Arms sales to China

From SFgate via Google News:

The Pentagon estimates that China could be spending as much as $90 billion annually on its military, three times the publicly released defense budget, making China the world’s third-largest defense spender and the largest in Asia. A large portion of the secret budget is spent on buying weaponry from nations such as Russia and Israel, the report concludes.

As we all know, the US recently succeeded in persuading Europe to extend a ban on selling weapons to China. How on Earth does Israel, a country who pretty much relies on continued US military aid for its very existence manage to avoid criticism for doing the same thing? Has there been any outrage about this in Congress?While some news sources covering this mention arms sales by Russia and Israel, some of them mention only Russia.

Associated Press (via WaPo):

The Chinese military is buying new weapon systems _ including important purchases from Russia _ while developing new doctrine for modern warfare and improving training standards, the report released Tuesday says.

This this article from an India based news web site stresses

Chinese military build-up is not only targeted at India, but also at Taiwan, Japan and Russia.

Russia and China have a history of border disputes and are increasing competition for resources. Israel’s national defence relies on the US, whose potential interference in a China/Taiwan war is a primary for China’s military buildup. Why on earth do either of these two countries feel it is in their best interests to help arm China?

The article on the Malaysia Star website provides the most meaty information out of those that I’ve seen.

I’ve highlighted the weapons bought from Russia. Interestingly, despite the claim that China has bought high tech weapons systems from Israel, I haven’t actually seen that elaborated on at all.

Ballistic missiles:

About 650-730 mobile CSS-6 and CSS-7 short-range missiles in coastal garrisons opposite Taiwan. Deployment is increasing by about 100 missiles a year, including improved range and accuracy in newer versions.

The military is also modernizing its longer-range missile fleet with newer, more survivable versions including the mobile DF-31 and JL-2.

– – – – –

Air Power:

More than 700 aircraft within un-refueled operational range of Taiwan. Many are outdated, but Beijing continues acquiring sleek fighters from Russia, including the Su-30MKK multi-role and Su-Mk2 maritime strike aircraft.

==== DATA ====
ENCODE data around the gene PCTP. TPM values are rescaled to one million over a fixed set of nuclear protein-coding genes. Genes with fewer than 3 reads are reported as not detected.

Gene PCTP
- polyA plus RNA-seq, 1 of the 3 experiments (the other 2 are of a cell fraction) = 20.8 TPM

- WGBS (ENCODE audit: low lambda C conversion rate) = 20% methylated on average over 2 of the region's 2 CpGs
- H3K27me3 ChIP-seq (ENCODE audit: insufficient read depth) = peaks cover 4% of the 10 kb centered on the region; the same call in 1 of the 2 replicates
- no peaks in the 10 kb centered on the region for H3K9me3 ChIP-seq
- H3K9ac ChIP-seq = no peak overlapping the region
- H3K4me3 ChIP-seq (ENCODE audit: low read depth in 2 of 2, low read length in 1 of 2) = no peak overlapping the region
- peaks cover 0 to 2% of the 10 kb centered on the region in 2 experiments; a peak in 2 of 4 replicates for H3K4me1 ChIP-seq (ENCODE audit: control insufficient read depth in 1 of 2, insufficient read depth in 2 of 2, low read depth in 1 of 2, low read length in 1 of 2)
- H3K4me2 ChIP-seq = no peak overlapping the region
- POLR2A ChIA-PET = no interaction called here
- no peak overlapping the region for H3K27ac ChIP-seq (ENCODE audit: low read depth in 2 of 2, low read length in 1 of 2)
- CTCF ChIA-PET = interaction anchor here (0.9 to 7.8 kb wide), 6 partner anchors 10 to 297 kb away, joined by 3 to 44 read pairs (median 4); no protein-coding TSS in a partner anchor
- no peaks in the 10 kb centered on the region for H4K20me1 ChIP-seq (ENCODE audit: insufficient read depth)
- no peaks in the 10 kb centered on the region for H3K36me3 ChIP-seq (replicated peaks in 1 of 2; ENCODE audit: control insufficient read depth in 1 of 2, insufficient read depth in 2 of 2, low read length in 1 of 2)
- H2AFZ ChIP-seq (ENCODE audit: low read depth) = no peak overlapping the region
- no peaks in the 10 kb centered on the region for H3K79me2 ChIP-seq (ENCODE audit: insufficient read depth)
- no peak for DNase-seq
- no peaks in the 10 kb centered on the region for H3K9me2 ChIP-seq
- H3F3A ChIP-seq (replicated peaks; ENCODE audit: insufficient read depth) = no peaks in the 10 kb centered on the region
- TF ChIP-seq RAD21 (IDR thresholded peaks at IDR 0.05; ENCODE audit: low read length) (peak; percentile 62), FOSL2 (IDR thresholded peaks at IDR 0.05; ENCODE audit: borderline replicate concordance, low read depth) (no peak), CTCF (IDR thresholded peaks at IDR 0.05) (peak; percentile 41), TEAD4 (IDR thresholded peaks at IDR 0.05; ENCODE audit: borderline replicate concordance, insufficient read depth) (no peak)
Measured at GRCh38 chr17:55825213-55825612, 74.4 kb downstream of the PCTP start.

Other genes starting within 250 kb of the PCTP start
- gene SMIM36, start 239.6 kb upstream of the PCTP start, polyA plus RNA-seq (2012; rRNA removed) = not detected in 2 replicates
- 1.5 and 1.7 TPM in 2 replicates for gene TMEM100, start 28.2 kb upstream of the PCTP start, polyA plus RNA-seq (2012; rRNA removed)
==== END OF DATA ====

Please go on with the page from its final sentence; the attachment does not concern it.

New jet acquisitions are augmenting previous deliveries of Su-27 fighters and China is building its own version of the Su-27SK, the F-11, under agreement with Moscow.

Improvements to older FB-7 fighters will give them nighttime maritime strike capability and China has programs underway to deploy new protective electronic jammers on bombers, transports, tactical aircraft and unmanned spy planes.

The PLA is also acquiring from abroad, or developing at home, advanced precision strike weapons such as cruise missiles and air-to-air, air-to-surface and radar-destroying munitions.

– – – – –

Naval Power:

Includes 64 major surface warships, 55 attack submarines, 40 medium and heavy amphibious lift vessels and about 50 coastal missile patrol craft. Two-thirds of the fleet is located in the East and South Sea fleets.

China has deployed two new Russian-made Sovremennyy class guided-missile destroyers in the East Sea Fleet and an additional two are under contract. All are fitted with advanced anti-ship cruise missiles and air defense systems.

China’s Song class diesel electric submarine has entered serial production. Last year, China launched a new diesel submarine, the Yuan class, and it is expected to field its next-generation nuclear attack submarine, the Type 093. this year.

Beijing is also acquiring eight additional Kilo class diesel electric submarines from Russia in addition to four previously-purchased boats. The new subs will include advanced SS-N-27 anti-ship cruise missiles and and wire-guided and wake-seeking torpedoes.

– – – – –

Ground Forces:

China has 375,000 troops deployed to three military regions opposite Taiwan and has been upgrading those units with amphibious armor and military vehicles, including tanks.

The PLA is expected to complete another round of downsizing — slashing 200,000 troops by the end of this year — to bring the size of the PLA to about 2.3 million, according to official statistics. But the pentagon said paramilitary, police and reserves boost that figure to 3.2 million.

China’s 2004 Defense White Paper noted that China can also draw upon more than 10 million organized militia members.

The Army acquired additional M1-17/171 medium-lift helicopters from Russia last year and is developing its own attack helicopter, the Z-10, which could enter service in 2014.

PS, if anyone has a link to the entire report online I would appreciate it.

One thought on “Arms sales to China”

Comments are closed.